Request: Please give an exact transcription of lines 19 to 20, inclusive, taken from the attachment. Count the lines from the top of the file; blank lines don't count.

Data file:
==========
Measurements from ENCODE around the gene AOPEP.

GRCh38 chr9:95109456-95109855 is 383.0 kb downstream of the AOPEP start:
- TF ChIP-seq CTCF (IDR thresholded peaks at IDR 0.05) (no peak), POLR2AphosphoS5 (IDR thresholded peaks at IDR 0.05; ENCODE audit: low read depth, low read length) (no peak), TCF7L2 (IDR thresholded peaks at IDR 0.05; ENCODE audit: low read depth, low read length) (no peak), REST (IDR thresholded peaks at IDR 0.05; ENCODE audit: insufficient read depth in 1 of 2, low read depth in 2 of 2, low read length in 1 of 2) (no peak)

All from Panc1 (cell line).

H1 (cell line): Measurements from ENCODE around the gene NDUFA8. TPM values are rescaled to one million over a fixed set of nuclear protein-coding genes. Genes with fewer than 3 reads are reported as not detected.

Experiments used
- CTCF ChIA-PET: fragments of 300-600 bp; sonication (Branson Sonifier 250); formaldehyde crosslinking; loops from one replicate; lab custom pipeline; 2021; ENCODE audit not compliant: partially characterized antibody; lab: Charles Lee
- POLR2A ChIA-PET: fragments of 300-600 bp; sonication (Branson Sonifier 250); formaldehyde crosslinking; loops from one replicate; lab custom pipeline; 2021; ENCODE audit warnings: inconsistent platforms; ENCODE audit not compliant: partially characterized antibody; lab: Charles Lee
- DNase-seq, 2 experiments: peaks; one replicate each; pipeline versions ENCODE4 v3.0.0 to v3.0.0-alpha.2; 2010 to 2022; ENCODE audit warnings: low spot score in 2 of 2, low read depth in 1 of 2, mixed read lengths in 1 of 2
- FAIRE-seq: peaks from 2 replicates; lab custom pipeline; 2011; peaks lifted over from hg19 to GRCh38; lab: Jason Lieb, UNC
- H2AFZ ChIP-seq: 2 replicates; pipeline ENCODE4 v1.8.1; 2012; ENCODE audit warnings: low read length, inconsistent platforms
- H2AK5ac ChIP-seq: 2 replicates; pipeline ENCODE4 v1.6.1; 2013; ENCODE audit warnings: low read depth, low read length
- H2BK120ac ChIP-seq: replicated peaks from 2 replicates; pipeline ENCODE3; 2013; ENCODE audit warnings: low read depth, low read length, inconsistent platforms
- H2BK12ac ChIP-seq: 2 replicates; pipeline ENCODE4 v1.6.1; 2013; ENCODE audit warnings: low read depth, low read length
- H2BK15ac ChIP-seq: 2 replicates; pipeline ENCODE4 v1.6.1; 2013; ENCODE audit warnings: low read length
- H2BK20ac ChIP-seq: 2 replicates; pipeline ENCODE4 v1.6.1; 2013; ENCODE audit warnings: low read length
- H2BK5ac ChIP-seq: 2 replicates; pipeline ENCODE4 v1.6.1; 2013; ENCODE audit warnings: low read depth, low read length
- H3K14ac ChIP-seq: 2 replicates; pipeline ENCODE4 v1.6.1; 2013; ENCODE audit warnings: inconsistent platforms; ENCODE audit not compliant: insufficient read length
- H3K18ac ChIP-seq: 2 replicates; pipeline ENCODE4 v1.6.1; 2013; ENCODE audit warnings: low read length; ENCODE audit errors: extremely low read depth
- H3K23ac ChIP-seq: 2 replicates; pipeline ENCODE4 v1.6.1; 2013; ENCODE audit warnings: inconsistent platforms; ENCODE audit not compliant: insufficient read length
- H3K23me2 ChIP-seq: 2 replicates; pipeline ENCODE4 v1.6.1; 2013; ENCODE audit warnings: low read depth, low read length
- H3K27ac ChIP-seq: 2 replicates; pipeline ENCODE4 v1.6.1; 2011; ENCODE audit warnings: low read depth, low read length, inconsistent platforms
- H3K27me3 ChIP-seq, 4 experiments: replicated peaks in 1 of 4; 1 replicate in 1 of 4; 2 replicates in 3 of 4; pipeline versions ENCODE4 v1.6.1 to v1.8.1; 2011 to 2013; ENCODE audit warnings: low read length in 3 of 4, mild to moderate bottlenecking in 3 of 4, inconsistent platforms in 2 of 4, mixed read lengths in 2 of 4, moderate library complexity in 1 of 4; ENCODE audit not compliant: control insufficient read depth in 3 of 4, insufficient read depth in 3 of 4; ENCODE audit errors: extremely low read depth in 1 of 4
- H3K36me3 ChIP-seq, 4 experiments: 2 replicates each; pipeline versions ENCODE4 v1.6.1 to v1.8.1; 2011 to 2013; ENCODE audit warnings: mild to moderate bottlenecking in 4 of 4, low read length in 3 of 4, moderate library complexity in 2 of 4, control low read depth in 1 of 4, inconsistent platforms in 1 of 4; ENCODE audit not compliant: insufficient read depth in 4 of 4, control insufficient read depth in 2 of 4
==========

- H3K18ac ChIP-seq: 2 replicates; pipeline ENCODE4 v1.6.1; 2013; ENCODE audit warnings: low read length; ENCODE audit errors: extremely low read depth
- H3K23ac ChIP-seq: 2 replicates; pipeline ENCODE4 v1.6.1; 2013; ENCODE audit warnings: inconsistent platforms; ENCODE audit not compliant: insufficient read length